No? Well, here it is directly from YahooFinance:
“The growing pile of cash in money market funds should serve as a strong backstop for the stock market in 2024, according to a recent note from Fundstrat’s technical strategist Mark Newton. The allure of 5% interest rates has led to a surge in money market fund assets this year, with total cash on the sidelines recently reaching a record $5.88 trillion. That’s up 24% from last year, when money market funds held $4.73 trillion in cash.
‘While several prominent sentiment polls have turned more optimistic in the last few weeks, this gauge should be a source of comfort to market bulls, meaning that minor pullbacks in the weeks/months to come likely should be buyable given the global liquidity backdrop coupled with ample cash on the sidelines,” Newton said.
The surge in money markets since the “pandemic” has revived the age-old narrative that “money on the sidelines” is set to come into the markets. However, they don’t tell you those funds have accumulated since 1974. Correctly, in the aftermath of crisis events, some of these assets rotate from “safety” to “risk,” but not the degree commentators suggest.
Here is the problem with the “cash on the sidelines” reasoning: it is a complete myth.
The Myth Of Cash On The Sidelines
We have repeatedly discussed this myth, but it is worth repeating, particularly when the financial media begins to push the narrative to garner headlines.
There is a superficial, glib appeal to the idea. After all, lots of people hold money on deposit at the bank, and they could use that money to buy stocks, right? After all, the latest financial data from the Office of Financial Research shows more than $6.3 Trillion sitting in money market accounts.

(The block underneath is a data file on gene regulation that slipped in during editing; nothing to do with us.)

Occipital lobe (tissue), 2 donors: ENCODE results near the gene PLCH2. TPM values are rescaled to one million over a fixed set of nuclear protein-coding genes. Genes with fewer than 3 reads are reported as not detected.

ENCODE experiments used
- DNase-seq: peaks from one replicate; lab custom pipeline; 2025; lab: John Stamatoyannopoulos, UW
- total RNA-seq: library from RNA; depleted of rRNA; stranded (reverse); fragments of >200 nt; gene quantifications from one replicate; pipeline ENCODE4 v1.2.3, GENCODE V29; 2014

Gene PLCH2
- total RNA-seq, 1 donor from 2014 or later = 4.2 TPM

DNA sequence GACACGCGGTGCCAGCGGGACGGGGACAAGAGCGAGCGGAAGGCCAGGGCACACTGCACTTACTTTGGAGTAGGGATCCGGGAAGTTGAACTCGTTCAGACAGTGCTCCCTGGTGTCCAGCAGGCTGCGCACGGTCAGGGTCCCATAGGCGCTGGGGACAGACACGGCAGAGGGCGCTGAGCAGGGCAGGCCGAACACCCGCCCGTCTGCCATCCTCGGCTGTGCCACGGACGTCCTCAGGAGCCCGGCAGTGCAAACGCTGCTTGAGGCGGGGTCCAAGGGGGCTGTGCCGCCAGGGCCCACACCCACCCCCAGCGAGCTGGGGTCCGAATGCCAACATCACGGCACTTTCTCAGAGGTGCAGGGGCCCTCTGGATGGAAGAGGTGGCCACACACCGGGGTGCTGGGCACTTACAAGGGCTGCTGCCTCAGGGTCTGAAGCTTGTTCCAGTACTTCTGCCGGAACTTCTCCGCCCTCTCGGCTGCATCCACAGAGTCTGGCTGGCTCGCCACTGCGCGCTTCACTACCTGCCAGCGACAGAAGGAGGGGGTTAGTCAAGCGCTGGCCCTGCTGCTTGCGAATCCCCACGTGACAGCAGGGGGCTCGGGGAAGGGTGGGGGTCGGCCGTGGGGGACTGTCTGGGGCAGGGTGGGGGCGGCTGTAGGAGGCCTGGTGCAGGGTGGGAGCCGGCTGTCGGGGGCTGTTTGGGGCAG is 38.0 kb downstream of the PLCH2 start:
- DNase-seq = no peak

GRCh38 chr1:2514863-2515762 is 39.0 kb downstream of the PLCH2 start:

So what’s to prevent some of that money “coming into the market?”
Simple. The fallacy of composition. This was the point we made previously:
“Every transaction in the market requires both a buyer and a seller, with the only differentiating factor being the transaction’s price. Since this is required for there to be equilibrium in the markets, there can be no “sidelines.”
Think of this dynamic like a football game. Each team must field 11 players despite having over 50 players. If a player comes off the sidelines to replace a player on the field, the player being replaced will join the ranks of the 40 or so other players on the sidelines. At all times, there will only be 11 players per team on the field. This is true if teams expand to 100 or even 1000 players.”
Less Cash Than You Think
Furthermore, despite this very salient point, looking at the stock-to-cash ratios (cash as a percentage of investment portfolios) also suggests very little buying power for investors. As shown in the chart from Sentimentrader.com, as asset prices have escalated, so have individuals’ appetite to chase risk. The current equity to money market asset ratio, although down from its record, is still above all pre-financial crisis peaks.
If we look specifically at retail investors, their cash levels have been at the lowest level since 2014 and are not far from record lows. At the same time, equity allocations are not far from the levels in 2007.
The same is valid with money market levels relative to the market capitalization of the S&P 500 index. The ratio is currently near its lowest since 1980, which suggests that even if the cash did come into the market, it would not move the needle much.